June 24, 2003
Ah, vacation. From Wednesday to Sunday, I was in Columbus, Ohio, with my mom for our annual quilt show trip. Since then, I’ve been trying to get back into the swing of things at work and home. I still feel a bit disconnected from my real life, which is strange, since my trip wasn’t that long or exotic. I wasn’t somewhere remote, either; I checked e-mail almost every day I was gone. I don’t usually have a problem with slipping back into my normal routine after a trip, but maybe this time it’s different because there were two weeks of not quite normal before my vacation, namely the pre-trip, trip, and post-trip phases of Mr. Karen’s Colorado kayaking excursion. Maybe I’m resisting settling back in because I know I only have three weeks before my surgery to get things done. Maybe I’m just overtired. Regardless, I’m back.
Mom and I have done the quilt show trip so many times now that we’ve established something of a routine for it, even though we go to a different place every year, wherever the National Quilting Association has decided to put on their event. Unless it’s close to one of our homes, we meet in the show city the day before the quilts go on display. If we’ve got time, we check out one or two of the local quilt shops then. This year we didn’t, so we just checked in to the hotel and went out to eat dinner before hitting the grocery store. I’d prepared ahead and printed out a map to the one nearest the hotel, but even then we had trouble finding it because it was a stealth Kroger; there was no mention of it on the signs at the entrances to the shopping center, and the building itself looked like an office rather than a store.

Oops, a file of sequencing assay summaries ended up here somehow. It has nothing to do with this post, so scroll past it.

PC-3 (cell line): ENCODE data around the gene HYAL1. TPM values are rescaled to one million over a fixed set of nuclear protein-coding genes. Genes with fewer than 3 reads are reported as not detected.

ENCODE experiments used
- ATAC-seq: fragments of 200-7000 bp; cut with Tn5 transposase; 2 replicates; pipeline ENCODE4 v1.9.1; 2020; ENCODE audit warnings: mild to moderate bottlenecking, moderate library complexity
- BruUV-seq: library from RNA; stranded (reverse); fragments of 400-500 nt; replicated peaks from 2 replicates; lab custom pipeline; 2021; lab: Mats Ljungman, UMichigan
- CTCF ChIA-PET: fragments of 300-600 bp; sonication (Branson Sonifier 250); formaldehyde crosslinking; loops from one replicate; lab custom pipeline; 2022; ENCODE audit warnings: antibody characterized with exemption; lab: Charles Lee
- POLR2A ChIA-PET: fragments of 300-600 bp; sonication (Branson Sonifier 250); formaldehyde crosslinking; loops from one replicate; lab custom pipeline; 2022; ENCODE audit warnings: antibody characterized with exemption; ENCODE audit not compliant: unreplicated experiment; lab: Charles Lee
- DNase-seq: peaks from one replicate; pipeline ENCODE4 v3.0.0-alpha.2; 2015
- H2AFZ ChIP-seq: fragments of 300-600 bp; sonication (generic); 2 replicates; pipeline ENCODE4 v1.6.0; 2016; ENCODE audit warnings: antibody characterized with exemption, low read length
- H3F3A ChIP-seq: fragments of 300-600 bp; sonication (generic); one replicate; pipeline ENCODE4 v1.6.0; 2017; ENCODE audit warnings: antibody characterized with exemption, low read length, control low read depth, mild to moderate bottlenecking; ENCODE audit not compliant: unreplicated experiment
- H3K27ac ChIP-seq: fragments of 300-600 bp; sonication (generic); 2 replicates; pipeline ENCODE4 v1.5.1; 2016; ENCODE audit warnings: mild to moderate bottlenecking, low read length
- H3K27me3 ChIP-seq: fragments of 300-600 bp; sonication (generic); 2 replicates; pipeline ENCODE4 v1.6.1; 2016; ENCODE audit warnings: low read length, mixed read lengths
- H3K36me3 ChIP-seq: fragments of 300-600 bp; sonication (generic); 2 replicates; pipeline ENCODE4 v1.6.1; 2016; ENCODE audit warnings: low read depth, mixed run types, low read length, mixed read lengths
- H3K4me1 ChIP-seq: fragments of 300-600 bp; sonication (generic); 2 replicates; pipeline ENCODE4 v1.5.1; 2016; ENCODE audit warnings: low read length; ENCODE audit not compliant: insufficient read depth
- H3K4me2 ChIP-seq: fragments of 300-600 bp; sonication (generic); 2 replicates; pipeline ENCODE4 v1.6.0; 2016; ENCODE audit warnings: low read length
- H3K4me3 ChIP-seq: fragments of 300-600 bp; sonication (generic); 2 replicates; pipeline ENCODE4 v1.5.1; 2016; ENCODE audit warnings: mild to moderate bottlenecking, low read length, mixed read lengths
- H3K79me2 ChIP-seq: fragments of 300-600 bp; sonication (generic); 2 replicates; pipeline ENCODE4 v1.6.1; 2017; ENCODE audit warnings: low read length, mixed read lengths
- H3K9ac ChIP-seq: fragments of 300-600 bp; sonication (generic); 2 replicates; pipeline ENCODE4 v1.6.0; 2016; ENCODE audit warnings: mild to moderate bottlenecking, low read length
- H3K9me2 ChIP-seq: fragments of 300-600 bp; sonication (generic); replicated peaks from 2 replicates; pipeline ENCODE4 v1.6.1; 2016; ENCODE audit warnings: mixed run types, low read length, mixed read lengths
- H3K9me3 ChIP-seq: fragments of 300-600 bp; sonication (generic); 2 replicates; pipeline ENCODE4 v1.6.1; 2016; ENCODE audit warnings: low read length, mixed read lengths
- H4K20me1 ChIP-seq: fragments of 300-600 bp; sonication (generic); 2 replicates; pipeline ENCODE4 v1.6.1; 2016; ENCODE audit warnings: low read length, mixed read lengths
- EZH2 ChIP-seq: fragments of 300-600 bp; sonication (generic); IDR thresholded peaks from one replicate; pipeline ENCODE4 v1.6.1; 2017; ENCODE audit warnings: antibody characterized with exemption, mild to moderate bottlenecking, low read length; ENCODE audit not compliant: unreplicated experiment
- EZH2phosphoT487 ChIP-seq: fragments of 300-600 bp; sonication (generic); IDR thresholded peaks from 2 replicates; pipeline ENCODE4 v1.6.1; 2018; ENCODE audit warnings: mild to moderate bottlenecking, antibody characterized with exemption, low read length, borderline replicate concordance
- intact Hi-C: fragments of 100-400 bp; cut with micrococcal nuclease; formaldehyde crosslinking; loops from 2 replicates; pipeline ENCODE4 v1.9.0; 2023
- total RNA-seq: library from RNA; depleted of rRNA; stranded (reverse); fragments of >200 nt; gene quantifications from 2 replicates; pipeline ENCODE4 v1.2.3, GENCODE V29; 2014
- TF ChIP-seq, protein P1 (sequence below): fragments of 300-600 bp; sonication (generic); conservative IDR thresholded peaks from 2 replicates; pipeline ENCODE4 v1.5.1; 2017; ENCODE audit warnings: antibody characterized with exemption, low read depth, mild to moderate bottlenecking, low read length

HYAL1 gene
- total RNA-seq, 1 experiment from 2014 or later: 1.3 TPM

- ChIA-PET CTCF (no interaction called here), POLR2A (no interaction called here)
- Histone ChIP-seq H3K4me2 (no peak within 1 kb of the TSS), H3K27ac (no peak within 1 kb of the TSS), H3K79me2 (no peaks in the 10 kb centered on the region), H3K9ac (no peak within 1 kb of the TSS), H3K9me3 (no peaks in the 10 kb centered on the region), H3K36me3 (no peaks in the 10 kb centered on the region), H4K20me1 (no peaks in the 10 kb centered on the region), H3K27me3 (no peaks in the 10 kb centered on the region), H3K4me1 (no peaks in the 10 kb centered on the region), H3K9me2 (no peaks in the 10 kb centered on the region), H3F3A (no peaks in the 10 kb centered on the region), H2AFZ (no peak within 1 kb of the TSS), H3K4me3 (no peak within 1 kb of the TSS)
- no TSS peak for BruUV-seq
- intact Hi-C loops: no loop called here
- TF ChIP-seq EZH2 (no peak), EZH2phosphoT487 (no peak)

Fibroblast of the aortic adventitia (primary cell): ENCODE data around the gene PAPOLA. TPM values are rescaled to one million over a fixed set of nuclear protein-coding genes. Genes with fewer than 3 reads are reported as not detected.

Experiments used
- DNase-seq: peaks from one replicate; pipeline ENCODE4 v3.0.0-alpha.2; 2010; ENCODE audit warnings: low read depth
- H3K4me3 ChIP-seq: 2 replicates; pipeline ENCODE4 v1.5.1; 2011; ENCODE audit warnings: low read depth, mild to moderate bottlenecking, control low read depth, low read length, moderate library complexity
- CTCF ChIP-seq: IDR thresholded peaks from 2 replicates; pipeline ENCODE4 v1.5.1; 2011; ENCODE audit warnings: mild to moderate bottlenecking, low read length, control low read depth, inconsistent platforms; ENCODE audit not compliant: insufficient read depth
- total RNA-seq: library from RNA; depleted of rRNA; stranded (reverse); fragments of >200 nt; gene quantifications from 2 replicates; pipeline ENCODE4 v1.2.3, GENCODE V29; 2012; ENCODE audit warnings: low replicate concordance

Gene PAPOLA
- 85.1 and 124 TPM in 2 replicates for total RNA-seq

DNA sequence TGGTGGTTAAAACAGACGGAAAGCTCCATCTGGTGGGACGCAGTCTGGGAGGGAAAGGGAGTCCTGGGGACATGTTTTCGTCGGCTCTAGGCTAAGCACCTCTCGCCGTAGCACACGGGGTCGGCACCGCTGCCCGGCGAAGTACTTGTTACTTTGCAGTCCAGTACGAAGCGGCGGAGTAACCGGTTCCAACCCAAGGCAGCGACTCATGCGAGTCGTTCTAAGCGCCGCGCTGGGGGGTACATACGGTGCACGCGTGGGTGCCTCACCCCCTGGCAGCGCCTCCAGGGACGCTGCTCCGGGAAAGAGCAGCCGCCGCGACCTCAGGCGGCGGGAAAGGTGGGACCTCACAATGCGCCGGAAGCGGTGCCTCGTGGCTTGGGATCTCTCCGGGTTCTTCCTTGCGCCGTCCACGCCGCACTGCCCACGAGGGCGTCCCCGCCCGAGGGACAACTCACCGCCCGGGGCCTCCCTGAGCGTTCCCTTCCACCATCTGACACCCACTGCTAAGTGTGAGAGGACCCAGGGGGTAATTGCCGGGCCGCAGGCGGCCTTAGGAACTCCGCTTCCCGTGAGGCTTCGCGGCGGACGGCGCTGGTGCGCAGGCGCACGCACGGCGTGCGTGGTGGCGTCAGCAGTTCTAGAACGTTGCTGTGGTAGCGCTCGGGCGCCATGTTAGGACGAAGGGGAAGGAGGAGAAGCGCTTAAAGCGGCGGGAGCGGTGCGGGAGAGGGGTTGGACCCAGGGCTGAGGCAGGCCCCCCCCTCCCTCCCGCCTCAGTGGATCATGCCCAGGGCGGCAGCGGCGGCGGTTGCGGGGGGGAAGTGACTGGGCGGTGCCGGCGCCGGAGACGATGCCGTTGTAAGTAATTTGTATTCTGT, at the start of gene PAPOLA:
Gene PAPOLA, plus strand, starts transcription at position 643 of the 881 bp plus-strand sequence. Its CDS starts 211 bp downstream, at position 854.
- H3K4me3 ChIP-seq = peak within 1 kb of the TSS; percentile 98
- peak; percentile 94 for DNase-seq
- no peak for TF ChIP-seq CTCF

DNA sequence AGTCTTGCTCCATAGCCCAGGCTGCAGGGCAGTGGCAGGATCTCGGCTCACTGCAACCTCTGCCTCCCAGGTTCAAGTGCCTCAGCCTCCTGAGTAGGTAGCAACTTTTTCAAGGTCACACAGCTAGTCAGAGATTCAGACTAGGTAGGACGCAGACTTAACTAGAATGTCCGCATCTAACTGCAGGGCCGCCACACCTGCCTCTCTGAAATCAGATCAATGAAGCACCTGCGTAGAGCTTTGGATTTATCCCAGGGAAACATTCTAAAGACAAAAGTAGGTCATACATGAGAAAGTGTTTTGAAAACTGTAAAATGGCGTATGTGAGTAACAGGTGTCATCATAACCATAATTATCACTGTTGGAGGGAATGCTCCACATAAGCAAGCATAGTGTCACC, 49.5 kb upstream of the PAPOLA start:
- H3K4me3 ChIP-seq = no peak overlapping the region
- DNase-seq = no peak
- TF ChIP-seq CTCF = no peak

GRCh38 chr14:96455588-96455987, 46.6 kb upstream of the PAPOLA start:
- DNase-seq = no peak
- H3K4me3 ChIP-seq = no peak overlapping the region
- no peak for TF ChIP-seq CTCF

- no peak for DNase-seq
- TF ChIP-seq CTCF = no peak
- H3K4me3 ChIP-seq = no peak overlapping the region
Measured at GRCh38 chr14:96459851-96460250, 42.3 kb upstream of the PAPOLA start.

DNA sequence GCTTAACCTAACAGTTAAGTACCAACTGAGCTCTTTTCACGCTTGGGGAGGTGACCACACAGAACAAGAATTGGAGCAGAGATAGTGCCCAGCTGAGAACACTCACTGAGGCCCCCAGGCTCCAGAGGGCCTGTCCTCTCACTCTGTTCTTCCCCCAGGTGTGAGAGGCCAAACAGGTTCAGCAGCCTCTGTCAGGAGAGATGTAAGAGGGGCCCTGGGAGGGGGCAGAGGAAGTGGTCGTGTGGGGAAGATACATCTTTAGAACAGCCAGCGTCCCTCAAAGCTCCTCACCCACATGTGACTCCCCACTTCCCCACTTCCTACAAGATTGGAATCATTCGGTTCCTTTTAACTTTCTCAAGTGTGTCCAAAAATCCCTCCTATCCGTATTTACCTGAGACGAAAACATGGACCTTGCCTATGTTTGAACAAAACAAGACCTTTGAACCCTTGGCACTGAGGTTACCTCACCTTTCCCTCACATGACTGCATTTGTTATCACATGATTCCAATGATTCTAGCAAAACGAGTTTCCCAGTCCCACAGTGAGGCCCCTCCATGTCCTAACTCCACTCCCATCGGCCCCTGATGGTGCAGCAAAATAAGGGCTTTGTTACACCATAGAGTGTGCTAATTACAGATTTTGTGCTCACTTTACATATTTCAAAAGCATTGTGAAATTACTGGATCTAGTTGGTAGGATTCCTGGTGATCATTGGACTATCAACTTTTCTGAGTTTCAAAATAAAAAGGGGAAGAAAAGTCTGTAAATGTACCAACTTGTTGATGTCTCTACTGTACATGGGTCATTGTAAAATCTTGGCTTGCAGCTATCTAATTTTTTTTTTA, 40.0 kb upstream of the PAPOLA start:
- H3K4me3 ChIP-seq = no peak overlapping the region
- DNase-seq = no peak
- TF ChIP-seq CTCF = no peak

Thursday morning we headed down to see the show. I was armed with the directions from the convention center’s website. Evidently they don’t believe in regular updates, as it turned out the highway was closed just before the exit we were supposed to take, but there was a detour posted that dumped us off in the general vicinity we wanted to be. I circled around until I found the official hotel, which was right next to what looked like the main entrance to the convention hall, and parked as close as I could. This turned out to be a mistake, as we ended up having to take a rather long hike through a maze of poorly marked corridors and bridges before we got to the hall where the quilts were. We weren’t the only ones wandering, either.
The show was just okay. I shot up a whole card of pictures and bought a fair bit of fabric at the vendor mall, but I didn’t leave that day wanting to come back and study the quilts more as I have in some years. There were a few I really liked and wished I’d made myself, but many of them were not to my taste.
We filled the rest of the trip with our usual quilt show trip exploits. We went to the zoo, where my favorite exhibit was the manatees. They were eating whole heads of romaine lettuce, gently cradling them in their front flippers as they chewed. We went to several quilt shops, including a couple in a town that was far enough away that the shops were not mobbed with show attendees. We went to see quilts on exhibit outside of the show. We ate out, and even got a free meal one night because the server forgot to put our order in. I felt a little guilty about that and left a really big tip, because we were so busy talking and enjoying the afterglow of our appetizer that we didn’t realize there was a problem until the manager came over to our table to apologize and let us know they would take care of the bill. We also ate in, noshing on leftovers as we relaxed in the room and watched the cable channels we don’t get at home. We didn’t see any movies this year, even though there was a theater within walking distance of the hotel, because nothing was playing that both of us wanted to see more than we wanted to read our new quilting books. And we talked about doing it all again next year in Peoria.
A year ago, I took a peek into my younger self’s journal.